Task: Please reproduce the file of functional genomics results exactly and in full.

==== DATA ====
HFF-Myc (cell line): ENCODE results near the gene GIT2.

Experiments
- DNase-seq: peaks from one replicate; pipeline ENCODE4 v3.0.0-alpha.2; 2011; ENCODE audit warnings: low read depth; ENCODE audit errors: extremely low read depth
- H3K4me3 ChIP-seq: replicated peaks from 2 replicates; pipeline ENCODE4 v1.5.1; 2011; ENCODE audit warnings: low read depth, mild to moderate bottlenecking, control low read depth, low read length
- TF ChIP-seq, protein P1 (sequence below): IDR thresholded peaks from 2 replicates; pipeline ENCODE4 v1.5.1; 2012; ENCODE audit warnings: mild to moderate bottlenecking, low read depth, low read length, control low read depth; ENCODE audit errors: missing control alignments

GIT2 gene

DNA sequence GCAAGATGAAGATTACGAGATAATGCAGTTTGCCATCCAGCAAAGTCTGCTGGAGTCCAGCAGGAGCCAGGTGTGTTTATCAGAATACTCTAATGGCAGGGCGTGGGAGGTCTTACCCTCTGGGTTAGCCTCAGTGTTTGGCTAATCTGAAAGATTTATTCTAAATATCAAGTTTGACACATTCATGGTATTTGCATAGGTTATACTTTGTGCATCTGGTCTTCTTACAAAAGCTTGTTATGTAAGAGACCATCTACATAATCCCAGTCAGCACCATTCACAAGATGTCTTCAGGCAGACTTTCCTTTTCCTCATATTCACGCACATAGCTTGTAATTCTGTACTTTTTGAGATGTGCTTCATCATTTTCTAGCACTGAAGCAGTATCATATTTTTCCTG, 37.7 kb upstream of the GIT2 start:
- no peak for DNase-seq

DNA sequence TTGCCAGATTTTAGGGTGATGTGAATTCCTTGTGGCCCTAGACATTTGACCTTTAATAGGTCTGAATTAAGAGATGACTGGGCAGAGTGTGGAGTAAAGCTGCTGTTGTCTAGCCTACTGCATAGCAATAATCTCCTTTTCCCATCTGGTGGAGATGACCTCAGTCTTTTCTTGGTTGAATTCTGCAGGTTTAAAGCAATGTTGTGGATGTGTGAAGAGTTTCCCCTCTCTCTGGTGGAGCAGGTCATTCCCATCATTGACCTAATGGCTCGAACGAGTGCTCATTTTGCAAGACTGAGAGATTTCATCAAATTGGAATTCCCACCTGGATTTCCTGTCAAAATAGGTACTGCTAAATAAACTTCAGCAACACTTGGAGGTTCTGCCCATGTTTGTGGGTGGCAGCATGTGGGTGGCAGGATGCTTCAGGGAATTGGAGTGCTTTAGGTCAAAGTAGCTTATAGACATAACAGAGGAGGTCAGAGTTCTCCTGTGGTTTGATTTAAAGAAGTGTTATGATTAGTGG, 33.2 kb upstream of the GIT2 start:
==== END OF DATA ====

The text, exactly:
HFF-Myc (cell line): ENCODE results near the gene GIT2.

Experiments
- DNase-seq: peaks from one replicate; pipeline ENCODE4 v3.0.0-alpha.2; 2011; ENCODE audit warnings: low read depth; ENCODE audit errors: extremely low read depth
- H3K4me3 ChIP-seq: replicated peaks from 2 replicates; pipeline ENCODE4 v1.5.1; 2011; ENCODE audit warnings: low read depth, mild to moderate bottlenecking, control low read depth, low read length
- TF ChIP-seq, protein P1 (sequence below): IDR thresholded peaks from 2 replicates; pipeline ENCODE4 v1.5.1; 2012; ENCODE audit warnings: mild to moderate bottlenecking, low read depth, low read length, control low read depth; ENCODE audit errors: missing control alignments

GIT2 gene

DNA sequence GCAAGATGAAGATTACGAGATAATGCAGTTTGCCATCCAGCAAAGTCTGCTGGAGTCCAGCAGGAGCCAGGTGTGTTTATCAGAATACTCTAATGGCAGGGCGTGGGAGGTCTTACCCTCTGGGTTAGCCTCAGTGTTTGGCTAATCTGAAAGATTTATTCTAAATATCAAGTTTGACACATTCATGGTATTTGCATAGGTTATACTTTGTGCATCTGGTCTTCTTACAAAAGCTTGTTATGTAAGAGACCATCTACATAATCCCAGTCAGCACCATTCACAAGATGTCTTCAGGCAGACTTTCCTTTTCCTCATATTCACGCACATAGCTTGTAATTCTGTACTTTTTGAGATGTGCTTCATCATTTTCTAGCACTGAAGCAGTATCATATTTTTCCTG, 37.7 kb upstream of the GIT2 start:
- no peak for DNase-seq

DNA sequence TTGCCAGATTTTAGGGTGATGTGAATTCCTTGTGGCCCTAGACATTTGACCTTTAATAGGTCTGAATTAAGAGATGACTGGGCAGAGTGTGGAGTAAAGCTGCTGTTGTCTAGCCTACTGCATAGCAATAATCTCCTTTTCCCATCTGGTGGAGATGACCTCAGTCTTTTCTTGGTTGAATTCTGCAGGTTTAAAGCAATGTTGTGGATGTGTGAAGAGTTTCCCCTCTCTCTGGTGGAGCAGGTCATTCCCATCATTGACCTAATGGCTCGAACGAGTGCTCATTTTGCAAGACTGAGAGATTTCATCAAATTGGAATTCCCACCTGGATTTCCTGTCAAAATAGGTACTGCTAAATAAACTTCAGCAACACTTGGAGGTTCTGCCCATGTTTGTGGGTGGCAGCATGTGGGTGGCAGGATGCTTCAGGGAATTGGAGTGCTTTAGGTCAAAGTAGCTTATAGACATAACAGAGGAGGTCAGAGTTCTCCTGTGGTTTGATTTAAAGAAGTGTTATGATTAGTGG, 33.2 kb upstream of the GIT2 start: